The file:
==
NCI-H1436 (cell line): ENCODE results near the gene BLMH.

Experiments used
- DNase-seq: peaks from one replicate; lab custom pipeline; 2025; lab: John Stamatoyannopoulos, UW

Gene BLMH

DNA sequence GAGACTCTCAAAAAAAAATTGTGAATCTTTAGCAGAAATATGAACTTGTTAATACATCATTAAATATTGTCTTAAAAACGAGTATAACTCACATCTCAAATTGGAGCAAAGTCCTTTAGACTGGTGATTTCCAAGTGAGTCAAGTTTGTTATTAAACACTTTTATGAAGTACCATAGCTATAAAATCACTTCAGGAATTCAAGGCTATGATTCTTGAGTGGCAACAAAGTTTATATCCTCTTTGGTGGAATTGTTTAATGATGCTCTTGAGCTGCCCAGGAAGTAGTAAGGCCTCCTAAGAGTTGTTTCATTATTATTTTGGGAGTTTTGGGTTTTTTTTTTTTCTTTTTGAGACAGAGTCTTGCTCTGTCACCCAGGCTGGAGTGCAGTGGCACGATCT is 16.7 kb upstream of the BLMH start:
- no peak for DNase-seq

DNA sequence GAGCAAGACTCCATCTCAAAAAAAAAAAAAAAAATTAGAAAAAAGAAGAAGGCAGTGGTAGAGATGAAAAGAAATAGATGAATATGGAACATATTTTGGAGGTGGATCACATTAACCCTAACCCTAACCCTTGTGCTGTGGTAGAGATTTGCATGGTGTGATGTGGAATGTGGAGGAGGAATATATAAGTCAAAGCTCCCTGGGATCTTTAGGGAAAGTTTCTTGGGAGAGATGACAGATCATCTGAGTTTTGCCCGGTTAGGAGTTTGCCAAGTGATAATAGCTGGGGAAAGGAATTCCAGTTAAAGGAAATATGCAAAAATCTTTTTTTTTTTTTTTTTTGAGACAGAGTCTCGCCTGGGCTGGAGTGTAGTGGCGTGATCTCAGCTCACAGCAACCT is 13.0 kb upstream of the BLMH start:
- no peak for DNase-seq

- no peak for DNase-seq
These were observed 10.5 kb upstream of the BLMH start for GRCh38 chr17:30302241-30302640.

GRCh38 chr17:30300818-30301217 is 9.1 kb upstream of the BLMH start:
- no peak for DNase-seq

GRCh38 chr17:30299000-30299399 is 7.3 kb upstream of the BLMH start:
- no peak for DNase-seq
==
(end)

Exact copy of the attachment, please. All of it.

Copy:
NCI-H1436 (cell line): ENCODE results near the gene BLMH.

Experiments used
- DNase-seq: peaks from one replicate; lab custom pipeline; 2025; lab: John Stamatoyannopoulos, UW

Gene BLMH

DNA sequence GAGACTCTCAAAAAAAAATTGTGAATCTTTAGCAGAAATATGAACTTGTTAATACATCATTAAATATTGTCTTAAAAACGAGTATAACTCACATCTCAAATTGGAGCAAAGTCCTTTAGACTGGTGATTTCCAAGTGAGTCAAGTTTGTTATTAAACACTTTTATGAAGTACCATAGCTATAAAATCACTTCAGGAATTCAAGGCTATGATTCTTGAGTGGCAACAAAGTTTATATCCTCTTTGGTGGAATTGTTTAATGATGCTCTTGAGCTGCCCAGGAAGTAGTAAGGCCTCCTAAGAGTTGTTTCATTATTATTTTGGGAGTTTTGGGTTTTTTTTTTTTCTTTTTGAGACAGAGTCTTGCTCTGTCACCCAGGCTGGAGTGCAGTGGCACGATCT is 16.7 kb upstream of the BLMH start:
- no peak for DNase-seq

DNA sequence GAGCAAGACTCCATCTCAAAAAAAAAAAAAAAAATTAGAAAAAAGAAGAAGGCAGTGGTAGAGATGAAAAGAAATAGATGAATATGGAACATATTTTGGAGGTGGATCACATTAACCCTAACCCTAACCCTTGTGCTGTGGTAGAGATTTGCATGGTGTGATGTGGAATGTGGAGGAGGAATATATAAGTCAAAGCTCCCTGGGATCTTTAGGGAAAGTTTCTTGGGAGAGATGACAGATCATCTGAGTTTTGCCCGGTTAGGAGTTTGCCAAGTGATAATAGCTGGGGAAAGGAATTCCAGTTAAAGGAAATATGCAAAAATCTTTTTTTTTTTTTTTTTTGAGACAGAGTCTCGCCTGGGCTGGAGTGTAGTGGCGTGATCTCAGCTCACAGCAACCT is 13.0 kb upstream of the BLMH start:
- no peak for DNase-seq

- no peak for DNase-seq
These were observed 10.5 kb upstream of the BLMH start for GRCh38 chr17:30302241-30302640.

GRCh38 chr17:30300818-30301217 is 9.1 kb upstream of the BLMH start:
- no peak for DNase-seq

GRCh38 chr17:30299000-30299399 is 7.3 kb upstream of the BLMH start:
- no peak for DNase-seq